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the person of his heir and successor, the other Caesar, who is not doomed to add slaughter to the sword of traitors. This posthumous prolongation of Caesar's power is, it may be remarked, not a fiction of the poet's. It is in accordance with historical fact and with Plutarch's account of the consequences of Caesar's death. What was said by Macaulay of the execution of Charles I. may be asserted with even greater truth of the assassination of Caesar. It was not only a crime but also a blunder. The degenerate Roman world could not do without a master. This historical truth is amusingly manifested by one of the spokesmen of the Roman crowd, who expresses his admiration of Brutus by proposing that Brutus should be Caesar! The spirit of Caesarism was rather strengthened than weakened by Caesar's death. Soon afterwards Cicero had bitter reason to exclaim, “We have taken away the tyrant; the tyranny survives.” As to the fruits that the individual conspirators reaped from their action, Plutarch relates that Caesar’s “great prosperity and good fortune that favoured him all his lifetime, did continue afterwards in the revenge of his death, pursuing the murderers both by sea and land, till they had not left a man more to be executed, of all them that were actors or counsellors in the conspiracy of his death.” Plutarch is also the authority for the story of the spirit that twice appeared to Brutus. He does not, however, declare the spirit that appeared at Sardis and Philippi to have been the ghost of Caesar. It is Shakespeare who identifies the dim phantom of Plutarch with the spirit of the dead dictator, and thus, by an impressive use of the supernatural machinery supplied by Plutarch,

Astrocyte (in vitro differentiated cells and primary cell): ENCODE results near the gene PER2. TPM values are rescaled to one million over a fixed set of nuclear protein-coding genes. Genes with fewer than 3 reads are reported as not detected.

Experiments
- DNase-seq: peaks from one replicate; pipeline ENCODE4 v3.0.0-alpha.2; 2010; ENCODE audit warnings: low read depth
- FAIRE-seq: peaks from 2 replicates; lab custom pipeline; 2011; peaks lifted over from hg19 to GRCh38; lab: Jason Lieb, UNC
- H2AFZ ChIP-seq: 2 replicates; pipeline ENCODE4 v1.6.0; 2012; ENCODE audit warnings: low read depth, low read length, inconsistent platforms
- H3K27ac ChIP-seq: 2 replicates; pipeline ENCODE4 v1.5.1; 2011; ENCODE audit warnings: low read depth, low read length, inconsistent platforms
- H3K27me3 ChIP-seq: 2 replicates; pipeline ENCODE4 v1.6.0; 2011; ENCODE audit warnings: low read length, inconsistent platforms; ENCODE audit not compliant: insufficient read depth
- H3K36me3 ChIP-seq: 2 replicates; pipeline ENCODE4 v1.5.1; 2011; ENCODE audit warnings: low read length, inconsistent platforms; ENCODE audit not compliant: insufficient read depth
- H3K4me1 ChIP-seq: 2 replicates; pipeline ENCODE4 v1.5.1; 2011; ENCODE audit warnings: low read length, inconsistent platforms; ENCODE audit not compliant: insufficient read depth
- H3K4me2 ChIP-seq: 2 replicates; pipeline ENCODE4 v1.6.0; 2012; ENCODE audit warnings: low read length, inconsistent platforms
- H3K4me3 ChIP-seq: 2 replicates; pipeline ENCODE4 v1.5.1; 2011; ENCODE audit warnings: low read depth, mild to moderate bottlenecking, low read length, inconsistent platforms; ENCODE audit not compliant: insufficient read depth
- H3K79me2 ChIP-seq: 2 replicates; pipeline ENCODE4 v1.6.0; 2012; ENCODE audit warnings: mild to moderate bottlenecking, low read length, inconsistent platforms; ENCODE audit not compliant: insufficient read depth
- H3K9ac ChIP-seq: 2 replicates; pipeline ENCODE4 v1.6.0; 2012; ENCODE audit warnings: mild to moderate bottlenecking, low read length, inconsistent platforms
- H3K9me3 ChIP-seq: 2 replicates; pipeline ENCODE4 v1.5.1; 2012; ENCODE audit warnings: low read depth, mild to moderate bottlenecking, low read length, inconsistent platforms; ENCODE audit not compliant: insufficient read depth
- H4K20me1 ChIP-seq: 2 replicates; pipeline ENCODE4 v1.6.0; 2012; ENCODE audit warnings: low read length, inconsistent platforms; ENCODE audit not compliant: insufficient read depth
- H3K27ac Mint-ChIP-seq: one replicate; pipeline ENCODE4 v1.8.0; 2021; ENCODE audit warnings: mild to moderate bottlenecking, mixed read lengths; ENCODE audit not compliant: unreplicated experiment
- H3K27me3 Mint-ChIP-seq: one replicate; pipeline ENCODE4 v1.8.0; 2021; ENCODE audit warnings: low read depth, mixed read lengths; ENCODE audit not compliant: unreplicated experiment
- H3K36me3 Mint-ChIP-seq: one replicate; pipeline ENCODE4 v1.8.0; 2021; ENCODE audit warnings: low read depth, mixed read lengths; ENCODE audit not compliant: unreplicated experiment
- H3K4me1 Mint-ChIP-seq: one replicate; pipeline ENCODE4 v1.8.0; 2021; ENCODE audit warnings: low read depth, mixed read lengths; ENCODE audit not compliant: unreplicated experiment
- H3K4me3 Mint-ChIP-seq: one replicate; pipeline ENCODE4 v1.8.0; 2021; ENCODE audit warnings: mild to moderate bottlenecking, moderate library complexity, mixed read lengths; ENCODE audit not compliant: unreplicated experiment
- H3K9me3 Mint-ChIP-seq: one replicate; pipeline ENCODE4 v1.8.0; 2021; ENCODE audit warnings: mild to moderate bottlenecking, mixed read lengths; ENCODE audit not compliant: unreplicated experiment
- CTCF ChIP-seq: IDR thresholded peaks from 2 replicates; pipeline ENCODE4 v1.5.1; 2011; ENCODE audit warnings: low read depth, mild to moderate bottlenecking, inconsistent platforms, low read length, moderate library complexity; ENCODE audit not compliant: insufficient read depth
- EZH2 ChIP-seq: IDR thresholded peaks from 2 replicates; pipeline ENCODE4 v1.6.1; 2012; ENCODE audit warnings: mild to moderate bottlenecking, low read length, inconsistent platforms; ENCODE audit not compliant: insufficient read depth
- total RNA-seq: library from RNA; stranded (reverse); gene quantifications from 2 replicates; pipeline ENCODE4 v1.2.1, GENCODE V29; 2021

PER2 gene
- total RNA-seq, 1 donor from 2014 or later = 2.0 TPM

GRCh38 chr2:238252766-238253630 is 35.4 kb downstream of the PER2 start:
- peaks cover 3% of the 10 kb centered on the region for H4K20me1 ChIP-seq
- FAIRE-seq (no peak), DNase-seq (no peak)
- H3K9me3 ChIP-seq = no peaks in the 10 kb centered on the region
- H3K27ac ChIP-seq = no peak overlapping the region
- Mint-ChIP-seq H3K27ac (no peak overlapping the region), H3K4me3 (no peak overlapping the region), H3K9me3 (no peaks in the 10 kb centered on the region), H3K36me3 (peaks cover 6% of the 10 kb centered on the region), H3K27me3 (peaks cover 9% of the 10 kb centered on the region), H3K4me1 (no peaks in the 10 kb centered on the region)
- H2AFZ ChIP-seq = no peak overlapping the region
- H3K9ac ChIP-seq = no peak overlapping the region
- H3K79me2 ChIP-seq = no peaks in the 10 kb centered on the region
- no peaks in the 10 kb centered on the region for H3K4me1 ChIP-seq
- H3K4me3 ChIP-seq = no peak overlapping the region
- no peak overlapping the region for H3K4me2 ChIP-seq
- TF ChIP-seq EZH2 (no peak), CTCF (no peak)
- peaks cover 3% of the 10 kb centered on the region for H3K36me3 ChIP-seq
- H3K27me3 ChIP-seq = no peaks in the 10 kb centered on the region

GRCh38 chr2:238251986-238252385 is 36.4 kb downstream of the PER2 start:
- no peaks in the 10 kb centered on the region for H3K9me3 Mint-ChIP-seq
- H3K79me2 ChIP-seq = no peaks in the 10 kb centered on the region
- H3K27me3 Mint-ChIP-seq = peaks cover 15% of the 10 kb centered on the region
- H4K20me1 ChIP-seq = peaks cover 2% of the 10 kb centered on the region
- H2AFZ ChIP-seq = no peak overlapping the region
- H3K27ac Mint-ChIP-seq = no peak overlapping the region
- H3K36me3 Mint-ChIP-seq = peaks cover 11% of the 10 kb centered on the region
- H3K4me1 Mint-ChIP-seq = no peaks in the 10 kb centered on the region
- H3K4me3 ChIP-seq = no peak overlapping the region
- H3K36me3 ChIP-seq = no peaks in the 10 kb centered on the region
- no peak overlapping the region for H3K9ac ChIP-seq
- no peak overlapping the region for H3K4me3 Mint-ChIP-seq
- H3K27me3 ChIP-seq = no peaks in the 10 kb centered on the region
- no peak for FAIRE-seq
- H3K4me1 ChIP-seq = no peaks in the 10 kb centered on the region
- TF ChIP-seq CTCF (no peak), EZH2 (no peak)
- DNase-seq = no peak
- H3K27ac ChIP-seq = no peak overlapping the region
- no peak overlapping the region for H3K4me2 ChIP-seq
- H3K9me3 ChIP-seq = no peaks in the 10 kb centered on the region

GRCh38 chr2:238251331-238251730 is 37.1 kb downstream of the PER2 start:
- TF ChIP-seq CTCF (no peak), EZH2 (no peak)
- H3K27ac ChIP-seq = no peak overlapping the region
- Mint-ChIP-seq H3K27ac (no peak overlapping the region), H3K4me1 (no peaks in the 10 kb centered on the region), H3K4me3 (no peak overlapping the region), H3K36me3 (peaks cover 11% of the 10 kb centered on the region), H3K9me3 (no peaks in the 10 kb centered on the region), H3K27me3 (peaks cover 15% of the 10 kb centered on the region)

manifests in a visible form the survival and powerful working of Caesar's personality after death, so that Brutus exclaims over the dead body of Cassius: O Julius Caesar, thou art mighty yet ! Thy spirit walks abroad, and turns our swords In our own proper entrails; and, when his hour has come and he prepares to run on his own sword, his last words are,